Vitamin C for Colds

“Drink your orange juice!”

“Take vitamin C as soon as you feel a cold coming on.”

These are just a few of the things people tell you to do when you start to sniffle and sneeze. But does vitamin C for colds really work? The evidence is conflicting, but vitamin C for colds continues to be a time-honored folk remedy for the common cold.

What Is the Common Cold?

The common cold is caused by a virus that affects the upper respiratory system. The virus invades through the nasal passages, and quickly makes us miserable with the common symptoms of a cold: sore throat, stuffy or runny nose, achy head, sneezing, itchy eyes. As the cold runs its course, secondary infections can develop such as bronchitis or even pneumonia. Because the common cold is caused by one of hundreds, if not thousands, of viruses roaming the planet, it’s impossible to be fully immunized against the virus. It’s also impossible to treat a cold with antibiotics; antibiotics only work against bacterial infections, not against viruses. They’re two different organisms, and taking antibiotics against a viral infection doesn’t help (and may make things worse by increasing the risk of creating antibiotic-resistant bacteria strains, a worldwide threat.)

What Can You Do to Prevent a Cold?

So what can you do to prevent a cold? Wash your hands. It sounds simple, but colds are often transferred by a sick person coughing or sneezing onto a hard surface that allows the virus particles to stay active for a while. If you touch the surface, you get the particles on your hand; touch your nose, face, eyes or lips, and you’ve just invited the virus in for a nice vacation. Washing your hands frequently removes the virus from the skin surface.

Another thing you can do is to keep your immune system strong. Your first defense is your best defense against viral infections. Avoid white sugar, which suppresses the immune system. Get plenty of sleep and eat a varied, healthy diet. Exercise, fresh air…you know all those things your mother and grandmother told you to do to stay healthy? They work!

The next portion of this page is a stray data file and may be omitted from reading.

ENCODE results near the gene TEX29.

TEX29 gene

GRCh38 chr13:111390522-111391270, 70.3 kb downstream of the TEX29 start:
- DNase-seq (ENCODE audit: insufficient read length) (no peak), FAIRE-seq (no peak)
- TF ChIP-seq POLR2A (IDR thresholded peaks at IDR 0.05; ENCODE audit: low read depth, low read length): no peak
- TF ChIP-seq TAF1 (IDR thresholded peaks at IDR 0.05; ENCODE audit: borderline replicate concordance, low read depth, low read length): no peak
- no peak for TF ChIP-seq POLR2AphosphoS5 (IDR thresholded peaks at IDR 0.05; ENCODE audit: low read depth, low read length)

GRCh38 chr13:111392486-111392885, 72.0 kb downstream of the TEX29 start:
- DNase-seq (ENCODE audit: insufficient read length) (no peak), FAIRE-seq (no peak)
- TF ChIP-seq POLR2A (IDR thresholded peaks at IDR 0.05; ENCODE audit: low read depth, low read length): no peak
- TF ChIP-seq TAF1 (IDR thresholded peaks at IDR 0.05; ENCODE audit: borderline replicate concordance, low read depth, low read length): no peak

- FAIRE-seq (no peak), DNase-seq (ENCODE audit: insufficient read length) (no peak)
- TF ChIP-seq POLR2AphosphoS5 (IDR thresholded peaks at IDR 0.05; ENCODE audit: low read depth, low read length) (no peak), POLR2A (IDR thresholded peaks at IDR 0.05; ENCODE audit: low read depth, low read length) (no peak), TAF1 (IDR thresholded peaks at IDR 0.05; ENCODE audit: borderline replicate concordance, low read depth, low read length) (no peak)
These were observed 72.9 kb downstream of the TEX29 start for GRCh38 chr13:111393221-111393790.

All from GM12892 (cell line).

Vitamin C for the Cold

But what if you feel a tell-tale sniffle coming on? Will taking extra vitamin C help?

The U.S. National Library of Medicine reports that the evidence suggests taking vitamin C may help ward off a cold if your vitamin C levels are already low. Since vitamin C is not stored in the body, and the human body cannot make its own vitamin C, you must obtain it from the foods you eat. Most people know that citrus fruits such as oranges, grapefruits and lemons contain vitamin C, but other fruits such as cantaloupe, strawberries, and other types of berries, pineapple and watermelon also contain vitamin C. Vegetables including green, leafy vegetables, broccoli, turnips, potatoes, squash and tomatoes also provide vitamin C.

The Linus Pauling Institute at Oregon State University provides a good summary of the many tests and clinical trials conducted on the use of vitamin C to fight the common cold since it was first proposed for this use in 1965. Among the many tests, the results indicate that taking vitamin C after your catch a cold may in fact shorten the duration by 8 to 14 percent. Given how miserable I feel when I catch a cold, I’ll do almost anything to shorten the duration of a cold!

How much to take depends on your health, whether you are a man or woman, your age, and whether you are pregnant or nursing a child. The National Institute of Health provides a chart listing the minimum daily requirements for vitamin C. Consult a nutritionist or health professional for the dosage for shortening the duration of a cold.

Safe Methods of Increasing Vitamin C Intake

While excess vitamin C is flushed from the body through the urine, it’s never a good idea to take too much of any vitamin supplement. A safer method of obtaining more vitamins in your diet is to eat natural sources of vitamins. Here are some ideas for increasing your intake of vitamin C through your diet.

  • Drink a large glass of orange or cranberry juice at breakfast.
  • Add spinach or another green, leafy vegetable to your omelets.
  • Add a portion of vitamin C-rich fruit to your breakfast, such as a cup of diced, fresh cantaloupe.
  • Enjoy a large salad for lunch that includes vitamin C-rich vegetables such as spinach, chard, Romaine lettuce, and tomatoes.
  • Eat two vitamin C vegetables with your dinner, such as a large baked potato or sweet potato and a side of steamed broccoli.
  • Snack on vitamin C-rich fruits, such as berries, oranges, melons and other fruits.

Increasing your intake of vitamin C can help ward off colds as well as provide a rich source of antioxidants for overall good health. So here’s to a healthy, vitamin C rich diet, and to a healthy, cold-free season!

IMAGE SOURCE: Kimubert, Flickr Creative Commons License

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